“"Holy Ground" and Singing What's Led”Categories: Hymn Theory
Recently, a friend asked me what I thought of the praise song “Holy Ground” and whether we should sing it in worship. There are a couple of songs with that title, but I think the version he’s talking about is this one. It doesn’t really matter; the other “Holy Ground” says similar things. Apparently, the argument goes that the idea of a church building being holy ground is unscriptural, so we shouldn’t sing it.
I have a couple of problems with that. First, I’m not entirely sure that it’s correct. As I understand things, in Scriptural terms, something is holy when it is dedicated to God’s purposes.
Isn’t that true of our church buildings? If that’s not true, if we don’t believe that our church buildings should be dedicated entirely to God’s purposes, why do we object so strenuously to church buildings containing fellowship halls, gyms, and so forth? Conversely, if they are dedicated entirely to God’s purposes (like the meat of sacrifices under the Law, for instance), isn’t there at least a sense in which they are holy?
However, even stipulating that the above is not true, there’s another problem with objecting to “Holy Ground”. Sure, it’s possible to read the lyrics as being about the literal floor of the church building. However, it’s equally possible to read them metaphorically. “We are standing on holy ground,” is a clear reference to Exodus 3:5.
When we sing “Holy Ground”, then, we are putting ourselves in the position of Moses, in the same way that we put ourselves in the position of the apostles in the boat when we sing “Master, the Tempest Is Raging” and of Mary Magdalene when we sing “In the Garden”. Nobody objects to either because we aren’t really on the Sea of Galilee or really standing in front of Joseph’s tomb. Why is it problematic that we aren’t really in front of the burning bush either?
All of this raises a larger issue, though: the question of how we deal with hymns with questionable content when we are invited to sing them in the assembly. The first approach is to object to any song that could be misunderstood. This leads to discouraging others by our refusal to sing, strife in the church, and ultimately the compilation of a “ban list” that excludes many of our richest hymns.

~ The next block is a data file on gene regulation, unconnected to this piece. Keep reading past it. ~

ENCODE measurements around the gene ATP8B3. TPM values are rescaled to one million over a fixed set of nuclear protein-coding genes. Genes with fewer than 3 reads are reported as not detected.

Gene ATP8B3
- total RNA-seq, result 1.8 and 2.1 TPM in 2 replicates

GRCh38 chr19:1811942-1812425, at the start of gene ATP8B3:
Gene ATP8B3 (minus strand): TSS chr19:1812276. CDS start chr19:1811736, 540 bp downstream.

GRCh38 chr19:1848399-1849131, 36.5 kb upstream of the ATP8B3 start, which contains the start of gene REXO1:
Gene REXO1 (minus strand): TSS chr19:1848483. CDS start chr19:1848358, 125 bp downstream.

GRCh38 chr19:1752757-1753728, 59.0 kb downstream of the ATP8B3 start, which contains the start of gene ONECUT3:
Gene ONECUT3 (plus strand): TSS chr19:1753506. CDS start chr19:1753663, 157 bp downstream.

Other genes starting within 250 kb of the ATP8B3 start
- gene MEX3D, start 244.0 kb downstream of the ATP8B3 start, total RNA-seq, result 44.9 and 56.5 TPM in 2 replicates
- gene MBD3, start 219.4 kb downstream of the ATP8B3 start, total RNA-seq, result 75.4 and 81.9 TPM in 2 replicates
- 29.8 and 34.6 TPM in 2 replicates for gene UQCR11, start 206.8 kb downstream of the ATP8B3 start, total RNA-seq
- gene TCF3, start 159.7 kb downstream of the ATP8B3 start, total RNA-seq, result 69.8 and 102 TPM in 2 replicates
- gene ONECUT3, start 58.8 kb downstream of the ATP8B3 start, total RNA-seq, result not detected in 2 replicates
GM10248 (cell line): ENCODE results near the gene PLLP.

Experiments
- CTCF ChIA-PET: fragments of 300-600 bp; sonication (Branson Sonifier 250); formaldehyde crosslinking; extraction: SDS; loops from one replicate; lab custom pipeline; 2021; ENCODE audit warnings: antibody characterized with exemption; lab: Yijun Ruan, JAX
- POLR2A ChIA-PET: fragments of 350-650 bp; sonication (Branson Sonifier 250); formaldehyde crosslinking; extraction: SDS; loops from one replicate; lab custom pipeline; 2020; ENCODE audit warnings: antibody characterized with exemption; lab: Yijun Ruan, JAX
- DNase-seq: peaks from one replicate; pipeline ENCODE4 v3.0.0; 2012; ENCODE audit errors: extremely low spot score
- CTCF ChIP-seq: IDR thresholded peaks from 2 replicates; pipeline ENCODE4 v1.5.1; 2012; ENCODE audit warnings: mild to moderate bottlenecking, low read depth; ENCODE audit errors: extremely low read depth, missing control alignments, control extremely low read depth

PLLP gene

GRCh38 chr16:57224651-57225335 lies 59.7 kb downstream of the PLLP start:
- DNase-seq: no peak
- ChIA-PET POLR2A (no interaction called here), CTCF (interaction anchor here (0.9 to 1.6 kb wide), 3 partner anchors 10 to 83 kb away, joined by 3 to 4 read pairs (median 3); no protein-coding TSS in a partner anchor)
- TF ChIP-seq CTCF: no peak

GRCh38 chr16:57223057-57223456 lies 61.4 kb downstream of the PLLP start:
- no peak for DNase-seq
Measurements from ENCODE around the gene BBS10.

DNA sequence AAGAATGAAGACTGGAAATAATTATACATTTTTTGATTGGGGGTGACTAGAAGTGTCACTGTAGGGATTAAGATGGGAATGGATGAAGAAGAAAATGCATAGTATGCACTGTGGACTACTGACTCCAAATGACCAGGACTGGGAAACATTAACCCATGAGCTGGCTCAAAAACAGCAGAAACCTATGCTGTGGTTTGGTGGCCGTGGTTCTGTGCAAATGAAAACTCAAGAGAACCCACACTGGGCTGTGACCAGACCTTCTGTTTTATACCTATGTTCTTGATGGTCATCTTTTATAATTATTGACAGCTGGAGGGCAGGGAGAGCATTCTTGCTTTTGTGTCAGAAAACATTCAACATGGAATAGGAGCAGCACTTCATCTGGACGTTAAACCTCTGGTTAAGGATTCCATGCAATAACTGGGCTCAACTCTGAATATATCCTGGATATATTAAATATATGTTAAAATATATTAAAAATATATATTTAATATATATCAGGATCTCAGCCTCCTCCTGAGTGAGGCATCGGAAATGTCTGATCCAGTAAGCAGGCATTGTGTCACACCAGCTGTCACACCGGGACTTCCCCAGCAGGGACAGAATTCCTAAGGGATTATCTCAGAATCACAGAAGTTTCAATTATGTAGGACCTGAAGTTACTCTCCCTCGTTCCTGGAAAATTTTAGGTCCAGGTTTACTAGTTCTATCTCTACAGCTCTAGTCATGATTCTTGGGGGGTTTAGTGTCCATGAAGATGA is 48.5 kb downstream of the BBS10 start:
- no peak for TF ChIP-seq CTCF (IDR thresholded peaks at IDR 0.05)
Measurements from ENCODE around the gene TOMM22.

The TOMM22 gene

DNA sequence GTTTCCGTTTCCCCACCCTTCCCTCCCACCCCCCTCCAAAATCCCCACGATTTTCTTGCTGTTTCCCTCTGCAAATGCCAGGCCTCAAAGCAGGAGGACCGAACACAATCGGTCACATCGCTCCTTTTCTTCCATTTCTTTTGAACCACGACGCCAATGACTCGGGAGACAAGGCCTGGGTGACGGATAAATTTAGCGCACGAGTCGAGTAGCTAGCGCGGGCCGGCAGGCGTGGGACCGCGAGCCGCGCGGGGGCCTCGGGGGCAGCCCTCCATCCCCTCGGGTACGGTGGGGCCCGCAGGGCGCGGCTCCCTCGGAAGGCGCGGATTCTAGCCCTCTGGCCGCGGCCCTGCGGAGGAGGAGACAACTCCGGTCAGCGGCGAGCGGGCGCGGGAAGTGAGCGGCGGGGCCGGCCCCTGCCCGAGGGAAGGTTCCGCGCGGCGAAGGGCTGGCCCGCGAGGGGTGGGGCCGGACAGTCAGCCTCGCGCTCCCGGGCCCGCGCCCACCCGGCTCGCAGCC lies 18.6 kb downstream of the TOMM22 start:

Do we axe “The Solid Rock” because the last verse can be read as Calvinist (and indeed was written by a Calvinist)? How about “Amazing Grace”, which easily can be read as proclaiming salvation by faith only (which John Newton believed in)? Sad to say, a great many of the hymns that can survive such hostile scrutiny are those that don’t have much content in the first place. They might be “Scriptural”, but when it comes to the Colossians 3:16 goals of teaching and admonishing, they’re nearly useless.
Instead of asking if a hymn can be understood wrongly, we’re far better off asking if it can be understood rightly. Is there a way that I can square singing this hymn with my conscience? This is the option that I prefer. I certainly have my share of opinions about good and bad hymns, but I will almost never refuse to sing a hymn, nor even talk to a song leader about that hymn after services.
First of all, who am I to tell somebody they’re worshiping wrong when they very well could be worshiping right? Second, when my brother is pouring out his heart in worship, do I really want him to glance over and see me sitting there mutely with an expression on my face like I’d just bitten into a green persimmon? Third, doesn’t refusing to sing boil down to looking for reasons not to praise God, rather than reasons to praise Him? If that’s where my heart is, I’m not OK with that.
In real life, if offered the opportunity to lead singing, I’m probably not going to lead “Holy Ground”. I think there are better options out there. However, if I’m in the pews, and I’m asked to sing “Holy Ground”, I will do so.
I will think about Moses. I will reflect on the holiness that God’s presence demands. Generally, I will do my best to sing with spirit and understanding in the hope that my brethren will be edified and my God will be glorified.
Hymn critique has its place, but the assembly isn’t it.